I actually did something this weekend instead of just lounging around, which felt good.
Cleared enough space in my room that I can actually walk in it, not just hop (sometimes unsuccessfully) over boxes and piles of clutter
Organized tons of magazine clippings in a binder
Adjunct to above: was scandalized by office-supply prices: $14 for a binder and thirty flimsy paper dividers!
Finished two good books of short stories:
Rebecca Miller’s Personal Velocity
Harumi Murakami’s After the Quake
I would recommend them both. Erik also read Personal Velocity and liked it. They’re both well and imaginatively written; plus, short stories are terribly convenient for when you’re strapped for time and can’t devote the time you would to a novel.
Rented and watched The Station Agent with Erik, Mommy and Shra
Disagreed with Mommy and Erik about its merits (I liked it more than they did)
I can feel my stagnating mind coming back into life after some good reading, and time spent with Dana and with Erik.
I’m currently a few chapters into Arlie Russell Hochschild’s The Time Bind, and am looking forward to the rest of it. It’s a thoughtful study, by a respected, talented researcher, of the modern conflict between work and home.
This speaks particularly strongly to me at the present. Now that I’m working full time, and thus getting more of a peek into the working world, I’m appalled at what I see. I make no secret of my animosity toward the corporate world, but what disturbs me most is the amount of time people spend at work. Granted, I work at a startup with only four full-time employees excluding Shra and me, so I’m not exactly glimpsing the American standard, but I don’t think what’s going on at Apneon is so far off from the norm.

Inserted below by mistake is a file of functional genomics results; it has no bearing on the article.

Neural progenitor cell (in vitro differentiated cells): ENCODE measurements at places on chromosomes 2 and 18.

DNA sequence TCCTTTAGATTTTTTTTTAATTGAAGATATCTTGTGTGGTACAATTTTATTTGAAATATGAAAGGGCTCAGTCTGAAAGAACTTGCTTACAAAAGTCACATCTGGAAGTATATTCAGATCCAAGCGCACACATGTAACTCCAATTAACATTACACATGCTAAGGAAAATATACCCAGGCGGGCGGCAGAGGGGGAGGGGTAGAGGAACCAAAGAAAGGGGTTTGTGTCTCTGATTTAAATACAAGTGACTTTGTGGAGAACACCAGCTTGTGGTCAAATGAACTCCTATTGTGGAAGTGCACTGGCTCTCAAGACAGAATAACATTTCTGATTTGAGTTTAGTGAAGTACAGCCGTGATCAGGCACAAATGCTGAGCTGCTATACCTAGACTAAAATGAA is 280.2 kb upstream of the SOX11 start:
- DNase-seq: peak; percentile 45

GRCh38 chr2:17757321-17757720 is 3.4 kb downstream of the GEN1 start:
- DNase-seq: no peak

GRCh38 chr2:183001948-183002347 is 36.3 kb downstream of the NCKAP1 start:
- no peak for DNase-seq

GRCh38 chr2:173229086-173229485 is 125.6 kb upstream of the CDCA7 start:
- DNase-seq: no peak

Just from my own experience, I’m seeing the way work takes over one’s life. I’m at work nine hours a day, Monday through Friday. I’ve only been doing this for six weeks so far, and already I want a vacation–and I don’t even have family responsibilities; I hardly have any responsibilities of my own! Mommy, bless her, is doing all my laundry and even cooking most of my meals (I’d do these things myself, but she does without my asking, and I’m grateful). My room is a mess. I don’t know how people can stand to live like this. (I quote Amanda: “I think you would need a wife.” She was commenting on having kids while in grad school, but still.) I hope to goodness I’ll never have to sell my soul this way. Life is so short as it is. Spending more of my awake hours at work than at home seems like such a horrid waste. There must be a better way.
[This post was imported on 4/10/14 from my old blog at satsumabug.livejournal.com.]